Experts analyse spike in non-contact injuries in football

Players pay price for lockdown inaction with strange injuries

Sihle Ndebele Journalist
Andile Jali is one of the players who picked up injuries.
Andile Jali is one of the players who picked up injuries.
Image: Lefty Shivambu/Gallo Images

Since football returned after a long coronavirus-induced break, many players have been sustaining a host of bizarre injuries, without being challenged by an opponent.

Such injuries led to eight Bafana Bafana players withdrawing from the squad that faced São Tomé and Príncipe in back-to-back 2021 Africa Cup of Nations qualifiers during the Fifa week.

SuperSport United's Bradley Grobler, Andile Jali of Mamelodi Sundowns and Cape Town City's Abbubaker Mobara headlined the long list of players who had to miss Bafana’s outings after suffering strange muscle injuries.

Orlando Pirates ace Thembinkosi Lorch incurred similar agony. Lorch, who will be out for up to five weeks, twisted his knee unmarked in their 1-0 win against Bloemfontein Celtic earlier this month. The 27-year-old has undergone surgery. 

Utility Kaizer Chiefs defender Reeve Frosler got injured without being touched by any player in their MTN8 semifinal second leg against Pirates two weeks ago. A few days later, Amakhosi confirmed Frosler would be sidelined for eight weeks after an MRI (magnetic resonance imaging) scan revealed the seriousness of his injury.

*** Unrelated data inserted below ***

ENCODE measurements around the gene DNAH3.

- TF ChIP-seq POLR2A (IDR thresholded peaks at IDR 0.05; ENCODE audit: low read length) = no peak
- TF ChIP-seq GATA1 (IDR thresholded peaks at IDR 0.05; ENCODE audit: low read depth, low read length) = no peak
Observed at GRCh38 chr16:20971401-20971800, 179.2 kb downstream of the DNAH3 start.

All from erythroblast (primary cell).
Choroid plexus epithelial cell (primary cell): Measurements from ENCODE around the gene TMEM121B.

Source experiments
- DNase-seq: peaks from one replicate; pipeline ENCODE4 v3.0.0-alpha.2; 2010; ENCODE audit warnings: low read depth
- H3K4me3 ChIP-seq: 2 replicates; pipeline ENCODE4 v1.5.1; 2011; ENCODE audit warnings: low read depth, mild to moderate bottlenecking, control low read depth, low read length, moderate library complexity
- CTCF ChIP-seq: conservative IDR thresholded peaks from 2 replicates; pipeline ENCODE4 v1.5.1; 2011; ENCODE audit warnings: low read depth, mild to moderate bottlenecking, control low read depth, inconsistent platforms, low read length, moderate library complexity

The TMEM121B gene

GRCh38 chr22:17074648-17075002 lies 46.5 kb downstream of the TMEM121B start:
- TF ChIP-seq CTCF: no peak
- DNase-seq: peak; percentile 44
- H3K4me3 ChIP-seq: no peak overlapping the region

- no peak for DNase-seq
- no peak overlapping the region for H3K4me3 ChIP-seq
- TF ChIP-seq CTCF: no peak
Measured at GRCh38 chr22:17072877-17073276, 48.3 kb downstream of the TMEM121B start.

Renowned high-performance specialist Joshua Smith, who's on the books of AmaZulu, has given his insight into this heightening crisis of players suffering injuries without being challenged. 

“The big thing with players picking up these [non-contact] injuries now is that there was a very short turnaround time from the bubble to now starting the new season. Players were inactive during lockdown for a long period, especially at level four and five,” Smith told Sowetan yesterday.

“They could only do exercises at home. That football fitness wasn't necessarily there. We had a very short preparation period going into the bubble. Teams were always playing a huge amount of games ... we played six games in a month, Sundowns and Chiefs were playing eight, nine. So there was a large amount of football after a long period of inactivity.” 

Safa chief medical officer Thulani Ngwenya echoed Smith's reasoning. “Most players withdrew from Bafana due to muscle injuries they suffered unmarked ... off the ball. The main factor here is that players were inactive for a very long time,'' said Ngwenya.

“For about five months, players didn't do high-intensity training. To suddenly go and play 90 minutes will always cause these kinds of injuries. Most players' muscles are stressed and that's why they get injured. Clubs didn't have a thorough preseason to condition players.”

Smith and Ngwenya concluded that the situation can get better only if  players can get better sleep, better nutrition and keep more hydrated.

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